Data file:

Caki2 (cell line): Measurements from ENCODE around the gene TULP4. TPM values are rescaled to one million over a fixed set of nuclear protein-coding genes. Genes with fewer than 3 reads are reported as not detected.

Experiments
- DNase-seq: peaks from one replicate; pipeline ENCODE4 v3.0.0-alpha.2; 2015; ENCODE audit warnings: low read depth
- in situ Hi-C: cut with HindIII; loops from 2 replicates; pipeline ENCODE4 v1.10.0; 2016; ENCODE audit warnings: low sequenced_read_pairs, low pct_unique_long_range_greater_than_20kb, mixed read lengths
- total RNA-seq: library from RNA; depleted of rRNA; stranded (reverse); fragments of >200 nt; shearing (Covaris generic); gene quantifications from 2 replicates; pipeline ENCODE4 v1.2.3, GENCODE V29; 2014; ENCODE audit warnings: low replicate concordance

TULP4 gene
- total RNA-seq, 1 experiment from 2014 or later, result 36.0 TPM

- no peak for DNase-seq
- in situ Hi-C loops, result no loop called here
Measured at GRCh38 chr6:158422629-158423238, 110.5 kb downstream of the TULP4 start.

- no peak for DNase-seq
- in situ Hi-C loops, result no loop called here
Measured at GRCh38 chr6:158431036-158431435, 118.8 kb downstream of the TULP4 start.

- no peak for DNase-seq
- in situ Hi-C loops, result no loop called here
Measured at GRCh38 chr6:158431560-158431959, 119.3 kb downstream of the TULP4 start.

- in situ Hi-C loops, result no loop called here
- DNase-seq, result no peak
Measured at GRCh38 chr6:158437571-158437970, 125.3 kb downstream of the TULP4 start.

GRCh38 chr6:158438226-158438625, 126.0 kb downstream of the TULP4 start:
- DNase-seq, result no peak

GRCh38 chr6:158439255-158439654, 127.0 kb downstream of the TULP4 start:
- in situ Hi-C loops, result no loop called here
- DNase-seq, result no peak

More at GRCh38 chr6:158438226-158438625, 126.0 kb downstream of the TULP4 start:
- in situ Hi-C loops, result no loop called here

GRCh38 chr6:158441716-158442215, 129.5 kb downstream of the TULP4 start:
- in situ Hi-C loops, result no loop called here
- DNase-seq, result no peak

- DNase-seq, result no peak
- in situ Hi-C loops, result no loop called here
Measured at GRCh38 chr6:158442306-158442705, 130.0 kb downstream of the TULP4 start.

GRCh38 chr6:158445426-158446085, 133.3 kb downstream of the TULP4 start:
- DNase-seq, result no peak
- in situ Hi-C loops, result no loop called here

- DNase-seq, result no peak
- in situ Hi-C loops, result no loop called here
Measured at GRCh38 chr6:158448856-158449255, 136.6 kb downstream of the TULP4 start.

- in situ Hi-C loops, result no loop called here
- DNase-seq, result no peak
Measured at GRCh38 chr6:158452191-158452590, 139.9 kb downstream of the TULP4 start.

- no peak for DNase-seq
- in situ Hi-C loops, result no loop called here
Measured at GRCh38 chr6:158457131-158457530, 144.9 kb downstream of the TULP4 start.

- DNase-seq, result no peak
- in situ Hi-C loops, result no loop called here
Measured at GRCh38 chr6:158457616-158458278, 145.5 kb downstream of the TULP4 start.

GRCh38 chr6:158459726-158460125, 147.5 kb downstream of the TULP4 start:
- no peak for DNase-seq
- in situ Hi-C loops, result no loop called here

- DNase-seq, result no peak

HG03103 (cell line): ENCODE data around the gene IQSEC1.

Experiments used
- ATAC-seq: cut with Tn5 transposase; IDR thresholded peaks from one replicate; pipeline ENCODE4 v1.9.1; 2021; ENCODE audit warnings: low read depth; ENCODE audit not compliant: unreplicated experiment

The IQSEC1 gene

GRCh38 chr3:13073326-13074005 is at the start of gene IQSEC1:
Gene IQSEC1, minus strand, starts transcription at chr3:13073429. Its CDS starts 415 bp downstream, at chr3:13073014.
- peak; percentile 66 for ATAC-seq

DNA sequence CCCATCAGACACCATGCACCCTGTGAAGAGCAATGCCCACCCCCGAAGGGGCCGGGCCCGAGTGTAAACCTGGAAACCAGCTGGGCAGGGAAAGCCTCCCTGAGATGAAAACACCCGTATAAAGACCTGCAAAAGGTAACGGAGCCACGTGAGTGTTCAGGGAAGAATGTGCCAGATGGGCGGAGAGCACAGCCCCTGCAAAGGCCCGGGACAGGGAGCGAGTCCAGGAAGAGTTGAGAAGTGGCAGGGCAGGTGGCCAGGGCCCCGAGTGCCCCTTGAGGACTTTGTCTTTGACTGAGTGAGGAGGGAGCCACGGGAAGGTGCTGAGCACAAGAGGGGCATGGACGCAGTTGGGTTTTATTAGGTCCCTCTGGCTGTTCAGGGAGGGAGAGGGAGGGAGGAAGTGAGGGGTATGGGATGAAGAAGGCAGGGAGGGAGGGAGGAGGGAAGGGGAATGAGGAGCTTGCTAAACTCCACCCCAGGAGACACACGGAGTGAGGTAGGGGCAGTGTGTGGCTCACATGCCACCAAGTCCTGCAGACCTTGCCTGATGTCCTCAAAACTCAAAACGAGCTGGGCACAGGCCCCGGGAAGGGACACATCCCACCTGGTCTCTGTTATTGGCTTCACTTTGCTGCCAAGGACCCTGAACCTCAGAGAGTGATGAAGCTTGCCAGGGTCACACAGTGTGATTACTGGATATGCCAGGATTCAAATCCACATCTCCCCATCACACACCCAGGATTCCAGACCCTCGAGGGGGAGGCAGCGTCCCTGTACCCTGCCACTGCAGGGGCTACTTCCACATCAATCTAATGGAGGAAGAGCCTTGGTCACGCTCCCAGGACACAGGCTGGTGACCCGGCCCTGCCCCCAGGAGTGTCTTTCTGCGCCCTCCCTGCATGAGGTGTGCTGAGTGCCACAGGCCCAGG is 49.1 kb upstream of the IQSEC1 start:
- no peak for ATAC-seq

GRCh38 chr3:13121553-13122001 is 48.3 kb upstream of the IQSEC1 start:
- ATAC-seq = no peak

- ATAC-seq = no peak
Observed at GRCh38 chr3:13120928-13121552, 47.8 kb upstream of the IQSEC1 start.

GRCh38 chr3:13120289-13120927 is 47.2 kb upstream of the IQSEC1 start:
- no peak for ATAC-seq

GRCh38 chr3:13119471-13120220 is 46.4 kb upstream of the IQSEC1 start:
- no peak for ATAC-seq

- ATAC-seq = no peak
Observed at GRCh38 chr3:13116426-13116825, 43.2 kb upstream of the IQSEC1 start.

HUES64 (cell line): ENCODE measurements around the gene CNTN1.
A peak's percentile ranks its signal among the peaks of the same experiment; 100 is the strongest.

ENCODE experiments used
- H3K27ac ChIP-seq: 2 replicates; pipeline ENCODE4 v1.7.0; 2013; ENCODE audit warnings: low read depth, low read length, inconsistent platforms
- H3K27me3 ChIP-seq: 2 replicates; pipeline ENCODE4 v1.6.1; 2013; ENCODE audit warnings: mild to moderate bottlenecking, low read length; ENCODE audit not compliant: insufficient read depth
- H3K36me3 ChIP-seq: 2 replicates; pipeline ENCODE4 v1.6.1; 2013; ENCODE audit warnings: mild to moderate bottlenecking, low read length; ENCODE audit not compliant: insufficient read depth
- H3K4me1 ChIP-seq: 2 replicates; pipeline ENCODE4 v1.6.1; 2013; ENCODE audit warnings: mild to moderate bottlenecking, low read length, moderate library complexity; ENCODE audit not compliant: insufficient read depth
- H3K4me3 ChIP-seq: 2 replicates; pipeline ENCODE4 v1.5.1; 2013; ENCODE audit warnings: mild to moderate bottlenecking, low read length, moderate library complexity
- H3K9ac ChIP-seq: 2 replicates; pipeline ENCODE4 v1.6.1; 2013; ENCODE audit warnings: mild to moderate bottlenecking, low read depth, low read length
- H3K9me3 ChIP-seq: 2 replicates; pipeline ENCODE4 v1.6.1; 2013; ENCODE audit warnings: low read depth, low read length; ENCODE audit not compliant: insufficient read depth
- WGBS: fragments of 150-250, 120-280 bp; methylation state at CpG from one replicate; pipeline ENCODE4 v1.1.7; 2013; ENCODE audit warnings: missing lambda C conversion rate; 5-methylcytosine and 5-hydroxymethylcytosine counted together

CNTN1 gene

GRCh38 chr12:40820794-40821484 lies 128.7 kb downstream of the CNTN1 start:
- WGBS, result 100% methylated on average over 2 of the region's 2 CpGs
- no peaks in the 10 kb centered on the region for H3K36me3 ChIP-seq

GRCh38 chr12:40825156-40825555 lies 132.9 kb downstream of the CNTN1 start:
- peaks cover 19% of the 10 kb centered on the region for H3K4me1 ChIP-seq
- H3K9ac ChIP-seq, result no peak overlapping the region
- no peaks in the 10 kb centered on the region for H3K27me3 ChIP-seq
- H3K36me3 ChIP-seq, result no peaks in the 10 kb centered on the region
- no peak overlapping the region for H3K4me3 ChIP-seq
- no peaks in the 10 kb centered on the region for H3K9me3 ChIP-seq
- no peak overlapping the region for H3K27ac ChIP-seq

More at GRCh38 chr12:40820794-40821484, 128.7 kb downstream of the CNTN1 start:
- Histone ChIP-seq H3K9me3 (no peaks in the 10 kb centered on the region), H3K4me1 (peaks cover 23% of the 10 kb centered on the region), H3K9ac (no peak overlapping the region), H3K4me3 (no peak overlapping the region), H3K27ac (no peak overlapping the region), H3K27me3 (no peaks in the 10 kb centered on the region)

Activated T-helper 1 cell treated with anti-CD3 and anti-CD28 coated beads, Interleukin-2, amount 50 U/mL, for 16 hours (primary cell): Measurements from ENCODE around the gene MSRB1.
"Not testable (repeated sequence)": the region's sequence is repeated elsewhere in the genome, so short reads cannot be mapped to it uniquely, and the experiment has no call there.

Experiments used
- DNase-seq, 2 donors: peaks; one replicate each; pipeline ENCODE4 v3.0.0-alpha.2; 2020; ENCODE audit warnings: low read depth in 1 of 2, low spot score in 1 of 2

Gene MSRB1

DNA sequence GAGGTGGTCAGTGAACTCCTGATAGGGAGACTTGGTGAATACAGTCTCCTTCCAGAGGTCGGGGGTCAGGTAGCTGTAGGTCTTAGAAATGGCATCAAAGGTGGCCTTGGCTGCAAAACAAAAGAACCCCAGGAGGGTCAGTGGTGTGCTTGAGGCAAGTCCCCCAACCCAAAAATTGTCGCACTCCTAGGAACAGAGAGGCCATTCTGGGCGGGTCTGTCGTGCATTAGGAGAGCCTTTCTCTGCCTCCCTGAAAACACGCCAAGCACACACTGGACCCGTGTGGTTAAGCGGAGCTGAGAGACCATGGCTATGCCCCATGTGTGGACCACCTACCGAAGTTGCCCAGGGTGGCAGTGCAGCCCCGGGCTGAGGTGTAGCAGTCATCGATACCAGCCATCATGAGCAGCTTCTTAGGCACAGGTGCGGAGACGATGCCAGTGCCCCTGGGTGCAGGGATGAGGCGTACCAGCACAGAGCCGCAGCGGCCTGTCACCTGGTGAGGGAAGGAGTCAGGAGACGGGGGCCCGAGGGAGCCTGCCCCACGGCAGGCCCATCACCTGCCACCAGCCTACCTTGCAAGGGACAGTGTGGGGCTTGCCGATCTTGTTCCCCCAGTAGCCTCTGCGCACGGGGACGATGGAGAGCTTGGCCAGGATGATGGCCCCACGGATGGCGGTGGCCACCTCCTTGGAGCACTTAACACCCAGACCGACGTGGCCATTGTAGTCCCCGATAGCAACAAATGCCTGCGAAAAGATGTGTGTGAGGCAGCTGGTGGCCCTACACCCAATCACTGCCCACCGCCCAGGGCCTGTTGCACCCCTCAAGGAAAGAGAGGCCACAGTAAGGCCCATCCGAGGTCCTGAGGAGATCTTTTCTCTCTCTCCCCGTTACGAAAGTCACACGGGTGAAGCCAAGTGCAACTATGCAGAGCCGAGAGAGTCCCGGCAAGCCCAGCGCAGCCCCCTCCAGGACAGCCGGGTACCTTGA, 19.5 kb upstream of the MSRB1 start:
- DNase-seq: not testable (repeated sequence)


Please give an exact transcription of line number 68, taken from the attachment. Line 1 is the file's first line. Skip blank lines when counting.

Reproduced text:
- no peak for ATAC-seq